• I still feel there is a chance we have some discharge votes next week. The senate is in session and while the spending bill is being negotiated they will require all 50 dem senators to be there and VP Harris so if the negotiations drag on into Thursday/Friday, Schumer may use that time to do some discharge votes and also to get senators to the floor to make a deal on the spending.


  5. As I’ve said before, I’m an optimist when it comes to Democrats winning elections, and a pessimist in actually getting progressive policy accomplished and confirming good judges. The main reason is that the Democratic leadership are a lazy pile of shit.
    If the Democrats pick up seats in the Senate (as I think they will), I can easily see very few judges confirmed in the lame duck session. Which is atrocious for any number of reasons.


  6. If we looked at the pool of possible judges who were white males over 50, Todd Edelman would be near the top. He would have been far better than two of Biden’s DC Circuit selections.
    I would give Edelman a grade of B.


    • I agree with @Shawn on Todd Edelman being amongst the best white males over 50 that would still be good enough to be nominated & I not have a problem with it. And he is definitely better then 2 of the 4 DC circuit Biden nominees.

      On another note, it looks like Jim Clyburn was the person that recommended DeAndrea Benjamin for the 4th circuit seat. From all accounts, she seems to be a better pick then his first circuit court recommendation… Lol



      • Yeah so this is exactly the problem. Clyburn is picking political hacks and cronies for his selections rather than solid progressive who would be top notch judges. And this is an abuse of power and a reason why I am considering voting GOP for Congress just to see him and the rest of the dinosaurs in the Dem leadership kicked out.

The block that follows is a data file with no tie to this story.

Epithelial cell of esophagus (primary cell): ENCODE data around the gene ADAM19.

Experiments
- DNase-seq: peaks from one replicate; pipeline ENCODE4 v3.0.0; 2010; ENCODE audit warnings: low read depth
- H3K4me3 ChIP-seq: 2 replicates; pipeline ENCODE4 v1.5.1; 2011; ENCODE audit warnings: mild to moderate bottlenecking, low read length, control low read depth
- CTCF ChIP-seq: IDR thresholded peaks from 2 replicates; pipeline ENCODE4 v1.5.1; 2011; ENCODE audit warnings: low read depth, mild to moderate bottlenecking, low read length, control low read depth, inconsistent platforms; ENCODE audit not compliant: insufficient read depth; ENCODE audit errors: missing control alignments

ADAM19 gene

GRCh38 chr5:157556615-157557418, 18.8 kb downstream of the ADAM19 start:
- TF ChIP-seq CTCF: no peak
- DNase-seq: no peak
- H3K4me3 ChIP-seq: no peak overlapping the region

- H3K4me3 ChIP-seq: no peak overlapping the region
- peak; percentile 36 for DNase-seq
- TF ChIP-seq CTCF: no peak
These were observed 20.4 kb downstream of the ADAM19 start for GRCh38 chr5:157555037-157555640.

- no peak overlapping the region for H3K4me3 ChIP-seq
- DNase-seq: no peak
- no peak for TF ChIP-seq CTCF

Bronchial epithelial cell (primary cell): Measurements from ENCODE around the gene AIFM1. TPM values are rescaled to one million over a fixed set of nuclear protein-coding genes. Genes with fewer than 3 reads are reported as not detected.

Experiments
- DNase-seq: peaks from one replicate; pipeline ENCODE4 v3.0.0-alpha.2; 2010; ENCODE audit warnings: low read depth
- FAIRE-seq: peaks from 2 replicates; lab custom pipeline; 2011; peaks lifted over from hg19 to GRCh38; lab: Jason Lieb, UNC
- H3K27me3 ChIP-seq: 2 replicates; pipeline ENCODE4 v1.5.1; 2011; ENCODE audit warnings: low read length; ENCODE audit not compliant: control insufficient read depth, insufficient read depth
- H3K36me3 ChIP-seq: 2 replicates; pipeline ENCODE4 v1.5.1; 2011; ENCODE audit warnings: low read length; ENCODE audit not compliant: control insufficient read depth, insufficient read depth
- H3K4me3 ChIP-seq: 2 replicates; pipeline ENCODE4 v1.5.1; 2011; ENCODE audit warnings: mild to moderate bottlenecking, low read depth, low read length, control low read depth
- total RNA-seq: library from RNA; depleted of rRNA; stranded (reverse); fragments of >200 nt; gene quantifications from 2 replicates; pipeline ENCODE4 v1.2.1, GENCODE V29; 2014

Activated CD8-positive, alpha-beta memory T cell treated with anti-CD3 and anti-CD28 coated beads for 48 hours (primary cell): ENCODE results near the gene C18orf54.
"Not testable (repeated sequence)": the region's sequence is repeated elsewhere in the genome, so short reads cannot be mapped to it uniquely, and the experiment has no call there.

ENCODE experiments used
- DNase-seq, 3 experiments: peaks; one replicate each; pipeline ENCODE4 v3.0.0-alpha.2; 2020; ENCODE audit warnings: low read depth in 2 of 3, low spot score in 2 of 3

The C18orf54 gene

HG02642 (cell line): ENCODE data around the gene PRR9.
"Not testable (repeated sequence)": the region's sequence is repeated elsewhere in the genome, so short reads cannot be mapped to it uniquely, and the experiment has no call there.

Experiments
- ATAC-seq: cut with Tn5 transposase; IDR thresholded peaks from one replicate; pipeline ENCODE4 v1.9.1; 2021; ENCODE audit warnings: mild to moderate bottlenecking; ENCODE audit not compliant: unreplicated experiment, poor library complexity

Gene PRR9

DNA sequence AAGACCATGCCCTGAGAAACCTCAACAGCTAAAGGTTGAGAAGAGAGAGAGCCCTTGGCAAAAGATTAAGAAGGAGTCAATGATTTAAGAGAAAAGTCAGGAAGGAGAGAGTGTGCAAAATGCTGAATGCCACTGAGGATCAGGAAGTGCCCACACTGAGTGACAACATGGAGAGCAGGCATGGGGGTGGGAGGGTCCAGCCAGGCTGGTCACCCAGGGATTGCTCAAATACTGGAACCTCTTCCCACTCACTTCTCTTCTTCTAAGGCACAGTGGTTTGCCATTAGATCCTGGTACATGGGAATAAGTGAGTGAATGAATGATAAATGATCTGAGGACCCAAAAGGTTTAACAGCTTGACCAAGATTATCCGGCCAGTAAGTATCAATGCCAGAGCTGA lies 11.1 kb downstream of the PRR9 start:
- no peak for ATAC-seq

His first selection was absolutely an unqualified hack who has no business being on the DC Circuit. Benjamin is qualified for the 4th Circuit and is actually pretty progressive, but let’s face it, a big reason why she was selected was because she is the wife of one of Clyburn’s proteges.


      • Benjamin is far better then what I was expecting for this seat. I was actually expecting a Steven Lochner type of nominee. I would have been fine with it if Graham continued to keep voting yea in the SJC.

        I don’t have an issue with political patronage as long as I get what I want out of it. That didn’t happen from Clyburn’s first recommendation (Although I strongly disagree with you about her not being qualified), but I’m thankful I got more then I expected for his second.


      • I just read that article. Judge Benjamin is willing to throw the book at violent felons (Brett Parker should have gotten the death penalty, but I don’t know if the prosecution sought it). That ought to help her win a few cross party votes if she makes it out of committee.

        Have Senator Graham and Scott taken a position on her yet?


      • I haven’t seen any comments from Senator Graham or Scott on her specifically. I know I saw comments from Graham I believe last year saying the administration hadn’t reached out to him yet about the vacancy. I find it hard to believe they wouldn’t consult with him out of all 50 GOP senators so I will assume that between those comments & last month when she was nominated, he was consulted.

        October 12th will likely be the day she gets her SJC hearing so it will be interesting to see if both senators turn in their blue slips.


      • I too think Graham is likely to support her. The reason that I could see make Graham vote no is more likely the calendar & election results. As I’ve said before should the Democrats lose the majority in the election, I would expect unanimous opposition in the SJC in the lame duck just to slow thing down on the number of pre Republican majority congress.

        Of course Democrats maintaining or gaining any seats means Graham’s vote won’t matter as much regardless. This is really why I was hoping for an additional SJC hearing next week so she & Wamble could be voted out of committee before the midterms.


      • @Delco

        I highly doubt that for several reasons. I think Childs two best chances at SCOTUS was the Breyer seat or any future seat under a Republican senate majority. I don’t even think she will be a finalist for a future vacancy with a Democrat majority.

        First off she would be amongst the oldest possibilities. Second, there would be little pressure for Biden to nominate another black woman. He surely would look for another historic first which is why I think Alison Nathan would be the front runner.